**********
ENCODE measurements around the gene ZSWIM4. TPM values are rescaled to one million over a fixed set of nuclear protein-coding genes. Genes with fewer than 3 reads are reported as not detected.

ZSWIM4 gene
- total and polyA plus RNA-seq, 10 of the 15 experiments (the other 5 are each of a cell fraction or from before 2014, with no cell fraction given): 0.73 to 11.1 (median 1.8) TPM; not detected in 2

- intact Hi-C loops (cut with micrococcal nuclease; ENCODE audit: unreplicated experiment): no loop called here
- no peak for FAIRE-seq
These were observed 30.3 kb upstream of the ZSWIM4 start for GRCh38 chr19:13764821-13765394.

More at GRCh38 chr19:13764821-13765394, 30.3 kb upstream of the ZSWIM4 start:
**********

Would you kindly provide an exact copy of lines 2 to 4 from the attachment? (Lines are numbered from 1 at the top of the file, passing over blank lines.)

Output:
ZSWIM4 gene
- total and polyA plus RNA-seq, 10 of the 15 experiments (the other 5 are each of a cell fraction or from before 2014, with no cell fraction given): 0.73 to 11.1 (median 1.8) TPM; not detected in 2

- intact Hi-C loops (cut with micrococcal nuclease; ENCODE audit: unreplicated experiment): no loop called here